I live in New York City. I’m not entirely sure how it happened. You know, they say young people these days move around so much they don’t know their heads from their tails, and of course for us – the “young” – the looming danger is of getting “stuck.” I most definitely feared getting stuck, shivering, in midwestern snowstorms or sweltering in southwest deserts or stuck rigid in offices beneath piles of paperwork, phone calls, and half-empty cups of coffee and yet here I still am, in New York. But I don’t quite feel stuck.
When I first showed up, I was a runner. I had run from Minnesota, trailing memories of my single mom on anti-depressants, carrying remnants of paperwork and court sessions and group home visits for my sister with special needs, trying to hold the shards – all that was left – of a glass statue of family and the American Dream together with crisis phone calls and checks when the rent was past due. The thought of being stuck there was asphyxiating. Then I ran from Arizona to aspire to greater than $10 an hour and manual labor on properties whose houses would soon collapse with the bubble. (And maybe me inside them?) And I ran again from Washington DC because I wanted less work than 14 hours a day and more music than the clink of black strappy heels along marble floors. I needed to run, to expand, and discover. I needed to breathe, sleep, and find peace, elsewhere. Anywhere but here.
So now I’m in New York. I’m here, among the endlessly rainy days, the alienating graduate school classes that confuse my sense of purpose and suck on the bones of my still small bank account, the facades of friendships that left me hugging flat cardboard smiles, putting my faith in false advertising. People are busy, they say. Who needs friends when you’ve got an impressive resume and all the bars in Manhattan? Then I entertained the hope that I could blend in with folks living in the Heights or Harlem, as a child of an immigrant but who had been raised in Middle America, as a daughter of an entrepreneurial family but of massage therapists and mechanics rather than storefront owners, and as a black woman with natural hair but with a slight, somehow foreign accent and an “unchurched” faith that foolishly believes in the right to choose who you love and what you do with your body and who knew nothing of Coming to America or Nina Simone or Erykah Badu (yes, really) before college.
So, when some mobile, modern-world-upturning Columbia grad asks me Will you stay?, I smile and let her discomfort linger in the absurdity of the question. Because staying is as much the choice to stay as it is having nowhere else to go. And maybe staying is just what happens, a decision that was made and you were not informed, not because of any profound discovery of self worth or belonging or love of a fantastic location, but just because. Maybe it’s the random greeting of a friend, brightening up that street that was cold last week, but then again, it’ll be damn cold tomorrow. Its maybe the thought of spring, the reminder of strange smells it will unleash near trash cans on the corner… but also the buds on trees outside our front window that I see now for the second time and the comfort of being able to watch transition like a favorite old movie, having memorized every line, knowing how it ends, laughing before all the punch lines, annoying the hell out of everyone else in the theater…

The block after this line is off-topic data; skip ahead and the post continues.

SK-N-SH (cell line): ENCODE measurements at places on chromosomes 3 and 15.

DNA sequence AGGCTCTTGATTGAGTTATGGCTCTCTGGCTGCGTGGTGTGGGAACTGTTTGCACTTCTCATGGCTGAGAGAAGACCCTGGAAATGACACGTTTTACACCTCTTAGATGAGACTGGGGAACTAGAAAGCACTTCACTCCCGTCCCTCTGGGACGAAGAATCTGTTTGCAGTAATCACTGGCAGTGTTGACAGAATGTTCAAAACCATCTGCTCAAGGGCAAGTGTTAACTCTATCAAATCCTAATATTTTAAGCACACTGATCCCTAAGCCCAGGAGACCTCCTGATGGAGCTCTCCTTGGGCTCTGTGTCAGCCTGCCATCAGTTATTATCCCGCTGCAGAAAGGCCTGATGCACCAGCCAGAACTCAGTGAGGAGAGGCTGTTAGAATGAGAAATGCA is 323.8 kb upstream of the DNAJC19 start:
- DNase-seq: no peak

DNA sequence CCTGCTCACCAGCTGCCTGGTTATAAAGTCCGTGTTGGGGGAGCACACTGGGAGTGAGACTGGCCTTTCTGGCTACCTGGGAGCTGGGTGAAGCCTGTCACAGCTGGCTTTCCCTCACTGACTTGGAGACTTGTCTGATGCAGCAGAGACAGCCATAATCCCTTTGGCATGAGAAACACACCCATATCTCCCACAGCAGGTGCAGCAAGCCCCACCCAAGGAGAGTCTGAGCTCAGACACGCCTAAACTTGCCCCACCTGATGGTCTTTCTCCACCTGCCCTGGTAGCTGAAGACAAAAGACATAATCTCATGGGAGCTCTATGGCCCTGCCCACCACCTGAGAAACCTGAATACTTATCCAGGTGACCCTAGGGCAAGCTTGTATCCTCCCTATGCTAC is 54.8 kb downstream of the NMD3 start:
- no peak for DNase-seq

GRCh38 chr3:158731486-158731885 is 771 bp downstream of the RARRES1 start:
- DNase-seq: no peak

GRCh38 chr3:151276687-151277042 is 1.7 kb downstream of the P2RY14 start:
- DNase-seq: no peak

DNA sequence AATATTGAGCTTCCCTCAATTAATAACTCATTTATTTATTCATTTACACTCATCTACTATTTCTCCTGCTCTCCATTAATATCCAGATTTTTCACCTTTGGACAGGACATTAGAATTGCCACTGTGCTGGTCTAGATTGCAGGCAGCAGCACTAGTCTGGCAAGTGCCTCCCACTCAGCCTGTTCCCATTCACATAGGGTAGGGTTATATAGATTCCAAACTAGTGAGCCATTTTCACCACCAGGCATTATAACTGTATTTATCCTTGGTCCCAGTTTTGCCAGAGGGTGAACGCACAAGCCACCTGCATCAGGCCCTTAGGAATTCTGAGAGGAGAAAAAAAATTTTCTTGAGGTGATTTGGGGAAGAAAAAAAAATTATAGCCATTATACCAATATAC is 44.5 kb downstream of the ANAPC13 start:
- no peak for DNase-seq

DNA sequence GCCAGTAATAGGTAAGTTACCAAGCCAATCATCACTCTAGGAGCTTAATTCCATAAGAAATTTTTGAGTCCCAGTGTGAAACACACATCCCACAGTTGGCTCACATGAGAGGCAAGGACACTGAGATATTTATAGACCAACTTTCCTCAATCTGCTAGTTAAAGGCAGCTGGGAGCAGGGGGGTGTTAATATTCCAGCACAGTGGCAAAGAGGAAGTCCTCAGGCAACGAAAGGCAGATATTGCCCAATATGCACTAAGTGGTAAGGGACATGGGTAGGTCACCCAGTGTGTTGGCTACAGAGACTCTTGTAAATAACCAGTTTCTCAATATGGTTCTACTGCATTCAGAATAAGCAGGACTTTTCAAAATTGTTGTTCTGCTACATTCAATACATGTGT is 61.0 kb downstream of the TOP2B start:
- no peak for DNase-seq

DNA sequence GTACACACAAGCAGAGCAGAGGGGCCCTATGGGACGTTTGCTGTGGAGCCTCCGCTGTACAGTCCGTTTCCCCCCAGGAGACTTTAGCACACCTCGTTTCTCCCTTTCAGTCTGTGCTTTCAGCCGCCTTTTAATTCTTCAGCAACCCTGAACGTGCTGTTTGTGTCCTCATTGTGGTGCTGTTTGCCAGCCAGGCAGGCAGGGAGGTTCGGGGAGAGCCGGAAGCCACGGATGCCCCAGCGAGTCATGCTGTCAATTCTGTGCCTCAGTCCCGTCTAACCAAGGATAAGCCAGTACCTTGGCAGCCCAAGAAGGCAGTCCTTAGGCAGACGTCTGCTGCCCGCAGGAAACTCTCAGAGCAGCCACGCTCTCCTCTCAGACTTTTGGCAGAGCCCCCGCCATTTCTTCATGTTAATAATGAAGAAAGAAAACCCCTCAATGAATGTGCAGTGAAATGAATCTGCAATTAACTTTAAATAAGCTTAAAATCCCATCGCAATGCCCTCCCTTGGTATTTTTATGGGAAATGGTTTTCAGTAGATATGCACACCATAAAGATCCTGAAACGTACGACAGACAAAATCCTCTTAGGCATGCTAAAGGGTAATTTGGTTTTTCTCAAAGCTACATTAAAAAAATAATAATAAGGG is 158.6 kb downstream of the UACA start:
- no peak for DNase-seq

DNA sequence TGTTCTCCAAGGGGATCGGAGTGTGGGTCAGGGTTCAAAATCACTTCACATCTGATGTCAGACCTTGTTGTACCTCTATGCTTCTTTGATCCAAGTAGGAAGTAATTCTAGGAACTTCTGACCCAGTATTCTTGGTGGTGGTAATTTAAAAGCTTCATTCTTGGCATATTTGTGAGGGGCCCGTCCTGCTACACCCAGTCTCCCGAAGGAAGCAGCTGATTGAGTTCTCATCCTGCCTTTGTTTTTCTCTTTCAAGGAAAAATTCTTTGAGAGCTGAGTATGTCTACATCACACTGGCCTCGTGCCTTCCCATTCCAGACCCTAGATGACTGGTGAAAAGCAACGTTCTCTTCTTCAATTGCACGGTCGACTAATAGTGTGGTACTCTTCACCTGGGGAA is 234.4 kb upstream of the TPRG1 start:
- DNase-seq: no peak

But then there’s also knowing the awkward looks I will inevitably cast toward that one neighbor I can’t seem to gel with (I just don’t get it!), all the averted eyes on my way to work, my blood pressure spike when the train conductor looks me in the eye and closes the doors in front of my nose after watching me sprint down the stairs and to the car. ($#&*^@!) It’s the daily carving out of a small spot of my heart when I walk past the homeless man washing in the drinking foundation on my way to work. And they say America is free. And then, at the end of the longest day of your life, there’s that random exchange, that timid look from this wrinkled and beautifully chocolate-skinned old woman and when I manage to smile back in acknowledgement, her face breaks out in a broad sigh of relief: Connection! It still exists!
Amid all these things, I must admit it’s possibility that makes me stay. I’ve built a loving, authentic relationship, even if only one, and we have a home that nourishes and nurses my often wounded spirit. With my hands, I’ve built surrogates of sisters, brothers, and mothers out of concrete. I build, and I carve my own memories into this dirt, I exhale my anxieties and terrors into this polluted air, I see my vision for a better life than what my parents had in the cloudy rays of dawn. In this place that is, really, just a collection of boiler rooms, faded street lanes, and old furniture laid out on the sidewalks, I seek not perfection nor solutions nor belonging, but just being. And so I can tell you many reasons why I absolutely love this city, and just as many reasons why I don’t. And none of that matters. Because this is my now. And the more it is my now, the more it will become my later. Because you can always get stuck in a place where you had the choice to run away. But not where you’ve chosen to plant your toes, then ankles, then legs in the earth, where you laid down to surrender and grow.